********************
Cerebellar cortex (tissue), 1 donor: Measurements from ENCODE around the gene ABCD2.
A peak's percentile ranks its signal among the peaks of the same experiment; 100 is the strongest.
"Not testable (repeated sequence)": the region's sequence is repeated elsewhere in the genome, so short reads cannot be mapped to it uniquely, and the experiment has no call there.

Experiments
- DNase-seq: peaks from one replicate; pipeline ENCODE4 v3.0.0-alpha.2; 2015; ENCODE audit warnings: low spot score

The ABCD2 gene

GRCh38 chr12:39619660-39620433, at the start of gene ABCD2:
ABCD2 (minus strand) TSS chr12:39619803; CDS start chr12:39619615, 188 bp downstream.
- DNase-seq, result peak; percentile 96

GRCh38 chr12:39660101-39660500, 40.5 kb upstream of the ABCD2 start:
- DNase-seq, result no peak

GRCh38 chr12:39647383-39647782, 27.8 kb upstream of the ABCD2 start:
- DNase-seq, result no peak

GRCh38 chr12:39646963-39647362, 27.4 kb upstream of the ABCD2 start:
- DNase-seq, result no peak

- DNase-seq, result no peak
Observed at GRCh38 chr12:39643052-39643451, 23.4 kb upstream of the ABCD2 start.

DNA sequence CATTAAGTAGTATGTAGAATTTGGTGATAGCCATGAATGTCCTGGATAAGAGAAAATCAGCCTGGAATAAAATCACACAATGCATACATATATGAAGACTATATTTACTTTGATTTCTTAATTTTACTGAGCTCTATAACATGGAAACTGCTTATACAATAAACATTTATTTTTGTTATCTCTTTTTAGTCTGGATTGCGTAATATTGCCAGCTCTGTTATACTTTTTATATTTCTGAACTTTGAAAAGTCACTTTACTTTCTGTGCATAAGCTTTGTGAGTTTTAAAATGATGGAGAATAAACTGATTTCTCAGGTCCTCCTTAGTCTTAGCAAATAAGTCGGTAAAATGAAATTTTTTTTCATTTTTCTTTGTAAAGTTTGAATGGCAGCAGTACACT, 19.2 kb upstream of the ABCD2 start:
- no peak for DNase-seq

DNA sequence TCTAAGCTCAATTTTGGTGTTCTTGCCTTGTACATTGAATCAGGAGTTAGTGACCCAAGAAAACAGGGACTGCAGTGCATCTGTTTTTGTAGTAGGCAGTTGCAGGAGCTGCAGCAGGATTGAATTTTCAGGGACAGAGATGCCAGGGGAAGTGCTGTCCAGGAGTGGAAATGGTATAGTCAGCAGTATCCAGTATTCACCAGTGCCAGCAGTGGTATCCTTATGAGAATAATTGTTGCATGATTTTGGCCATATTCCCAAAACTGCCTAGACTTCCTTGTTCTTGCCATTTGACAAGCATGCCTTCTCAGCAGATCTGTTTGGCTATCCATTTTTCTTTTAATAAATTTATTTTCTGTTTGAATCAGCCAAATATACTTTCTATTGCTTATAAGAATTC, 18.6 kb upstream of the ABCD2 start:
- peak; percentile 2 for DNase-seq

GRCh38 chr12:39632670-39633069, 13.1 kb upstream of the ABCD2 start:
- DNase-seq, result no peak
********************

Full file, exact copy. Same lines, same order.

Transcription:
Cerebellar cortex (tissue), 1 donor: Measurements from ENCODE around the gene ABCD2.
A peak's percentile ranks its signal among the peaks of the same experiment; 100 is the strongest.
"Not testable (repeated sequence)": the region's sequence is repeated elsewhere in the genome, so short reads cannot be mapped to it uniquely, and the experiment has no call there.

Experiments
- DNase-seq: peaks from one replicate; pipeline ENCODE4 v3.0.0-alpha.2; 2015; ENCODE audit warnings: low spot score

The ABCD2 gene

GRCh38 chr12:39619660-39620433, at the start of gene ABCD2:
ABCD2 (minus strand) TSS chr12:39619803; CDS start chr12:39619615, 188 bp downstream.
- DNase-seq, result peak; percentile 96

GRCh38 chr12:39660101-39660500, 40.5 kb upstream of the ABCD2 start:
- DNase-seq, result no peak

GRCh38 chr12:39647383-39647782, 27.8 kb upstream of the ABCD2 start:
- DNase-seq, result no peak

GRCh38 chr12:39646963-39647362, 27.4 kb upstream of the ABCD2 start:
- DNase-seq, result no peak

- DNase-seq, result no peak
Observed at GRCh38 chr12:39643052-39643451, 23.4 kb upstream of the ABCD2 start.

DNA sequence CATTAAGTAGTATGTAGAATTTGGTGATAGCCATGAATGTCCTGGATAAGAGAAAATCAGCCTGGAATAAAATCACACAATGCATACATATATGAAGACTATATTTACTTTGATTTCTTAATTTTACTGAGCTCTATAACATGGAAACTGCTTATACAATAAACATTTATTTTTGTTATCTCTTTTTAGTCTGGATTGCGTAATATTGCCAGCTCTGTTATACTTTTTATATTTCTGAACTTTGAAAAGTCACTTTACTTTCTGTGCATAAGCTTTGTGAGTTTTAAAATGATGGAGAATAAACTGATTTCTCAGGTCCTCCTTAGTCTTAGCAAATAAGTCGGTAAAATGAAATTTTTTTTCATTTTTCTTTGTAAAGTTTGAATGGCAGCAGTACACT, 19.2 kb upstream of the ABCD2 start:
- no peak for DNase-seq

DNA sequence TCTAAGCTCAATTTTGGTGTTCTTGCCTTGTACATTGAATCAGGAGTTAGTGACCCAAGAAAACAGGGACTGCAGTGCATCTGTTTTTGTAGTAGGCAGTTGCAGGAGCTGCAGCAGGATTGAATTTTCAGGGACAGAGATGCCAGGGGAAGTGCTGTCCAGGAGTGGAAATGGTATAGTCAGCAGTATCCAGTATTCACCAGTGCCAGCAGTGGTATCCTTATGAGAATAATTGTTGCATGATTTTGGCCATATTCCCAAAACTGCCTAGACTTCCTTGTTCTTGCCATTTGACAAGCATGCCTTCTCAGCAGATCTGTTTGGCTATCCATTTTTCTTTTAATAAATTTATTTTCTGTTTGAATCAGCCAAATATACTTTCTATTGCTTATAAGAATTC, 18.6 kb upstream of the ABCD2 start:
- peak; percentile 2 for DNase-seq

GRCh38 chr12:39632670-39633069, 13.1 kb upstream of the ABCD2 start:
- DNase-seq, result no peak